Dramatically shorten treatment time and improve clinical effectiveness with a new powerful motivational approach to anxiety and other presenting problems. Join David Burns
as he uncovers and dispels resistance to treatment and enhances collaboration between therapist and client.
Learn how to clearly convey neuroscience information to clients in ways that can have a calming effect and enhance treatment effectiveness. Join Margaret Wehrenberg
as she reviews how brain science has allowed therapists to match treatment to the brain structures characterizing anxiety and discusses why it is helpful for clients to have an understanding of neuroscience in treatment.
Expand your understanding of the sources for different kinds of anxiety along with your repertoire of interventions. Join Danie Beaulieu
as she explores what metaphors, visual images, and multisensory messages you can use to more fully engage clients and achieve greater impact than is possible with purely word-bound communication.
Learn techniques drawn from Neuro-Linguistic Programming that target the auditory and visual representations that clients make. Join Steve Andreas
as he brings about immediate and enduring changes in clients perceptions and feelings as they deal with anxiety.
Learn the 3-step program to help parents and children deal with anxiety. Join Lynn Lyons
as she teaches exercises that help normalize anxiety (de-catastrophize it), externalize it (turn the internal state into external metaphors that can be dealt with more readily), and experiment with it (find innovative, playful ways to deal with it).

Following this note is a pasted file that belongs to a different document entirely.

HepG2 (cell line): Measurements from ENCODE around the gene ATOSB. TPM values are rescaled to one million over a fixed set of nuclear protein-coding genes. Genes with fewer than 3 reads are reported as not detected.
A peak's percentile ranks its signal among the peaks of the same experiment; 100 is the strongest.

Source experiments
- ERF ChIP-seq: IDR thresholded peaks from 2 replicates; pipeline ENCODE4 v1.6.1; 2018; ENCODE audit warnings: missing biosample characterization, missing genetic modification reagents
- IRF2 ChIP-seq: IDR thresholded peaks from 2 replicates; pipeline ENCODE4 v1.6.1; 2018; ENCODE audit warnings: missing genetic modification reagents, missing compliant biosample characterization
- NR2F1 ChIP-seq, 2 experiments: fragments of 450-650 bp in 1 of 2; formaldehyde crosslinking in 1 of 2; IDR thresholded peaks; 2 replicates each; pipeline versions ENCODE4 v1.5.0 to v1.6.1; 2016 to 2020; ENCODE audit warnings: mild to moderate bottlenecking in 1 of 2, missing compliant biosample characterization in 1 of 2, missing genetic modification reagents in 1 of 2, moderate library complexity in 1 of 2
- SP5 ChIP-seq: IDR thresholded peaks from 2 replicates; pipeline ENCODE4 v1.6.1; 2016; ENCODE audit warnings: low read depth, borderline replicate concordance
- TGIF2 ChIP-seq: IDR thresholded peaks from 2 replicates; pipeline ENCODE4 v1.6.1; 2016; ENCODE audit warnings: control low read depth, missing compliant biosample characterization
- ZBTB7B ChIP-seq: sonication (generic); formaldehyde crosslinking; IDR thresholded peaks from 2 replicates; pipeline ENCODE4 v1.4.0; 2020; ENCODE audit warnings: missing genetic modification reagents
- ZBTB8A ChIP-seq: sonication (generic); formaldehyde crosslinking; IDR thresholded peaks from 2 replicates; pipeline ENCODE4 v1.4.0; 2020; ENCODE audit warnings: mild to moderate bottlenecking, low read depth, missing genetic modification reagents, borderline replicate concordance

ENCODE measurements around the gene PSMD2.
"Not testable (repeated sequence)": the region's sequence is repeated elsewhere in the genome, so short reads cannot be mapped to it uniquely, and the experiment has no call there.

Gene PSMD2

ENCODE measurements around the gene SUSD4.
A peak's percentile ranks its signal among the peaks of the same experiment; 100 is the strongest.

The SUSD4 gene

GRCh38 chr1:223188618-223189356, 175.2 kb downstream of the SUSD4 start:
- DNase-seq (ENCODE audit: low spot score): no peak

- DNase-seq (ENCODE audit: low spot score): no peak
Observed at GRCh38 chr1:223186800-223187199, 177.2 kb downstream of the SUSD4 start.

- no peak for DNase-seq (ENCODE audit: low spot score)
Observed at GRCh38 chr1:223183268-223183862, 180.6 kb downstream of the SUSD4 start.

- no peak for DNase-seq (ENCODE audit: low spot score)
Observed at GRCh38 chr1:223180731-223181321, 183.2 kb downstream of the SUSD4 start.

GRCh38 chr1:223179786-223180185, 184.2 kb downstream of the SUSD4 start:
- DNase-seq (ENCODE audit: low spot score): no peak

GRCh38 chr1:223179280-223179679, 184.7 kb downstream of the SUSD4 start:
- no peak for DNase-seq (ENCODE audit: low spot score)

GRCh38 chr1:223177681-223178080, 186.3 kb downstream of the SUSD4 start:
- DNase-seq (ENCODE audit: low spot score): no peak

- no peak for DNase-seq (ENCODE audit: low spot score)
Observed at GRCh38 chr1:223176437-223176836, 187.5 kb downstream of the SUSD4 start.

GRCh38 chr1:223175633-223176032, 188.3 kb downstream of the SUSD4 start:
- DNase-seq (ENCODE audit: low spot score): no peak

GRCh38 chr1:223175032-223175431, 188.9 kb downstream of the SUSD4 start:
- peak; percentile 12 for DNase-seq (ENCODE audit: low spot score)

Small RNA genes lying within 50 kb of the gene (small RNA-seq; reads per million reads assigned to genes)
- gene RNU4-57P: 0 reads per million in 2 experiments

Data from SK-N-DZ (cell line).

Join Reid Wilson
as he explores a step-by-step approach that helps clients shift their relationship with panic so they can overcome their anxiety. By gradually learning to approach, exaggerate, personify, and caricature panic, the client is able override the responses that perpetuate anxiety.
After the session, please let us know what you think. If you ever have any technical questions
or issues, please feel free to email firstname.lastname@example.org
By Rich Simon
It seems astonishing that even just two or three decades ago, parents not only pretty much knew what was expected of them to turn their offspring into civilized adults, but they could actually count on society to back them up. Even more astounding, kids
seemed to understand this, too. Even if they rebelled against, yelled about, or sullenly resented how “unfair” adults were, they seemed to acknowledge adult authority and realize that they would just have to wait until they turned 18 to get for themselves the keys to the kingdom of grown-up independence.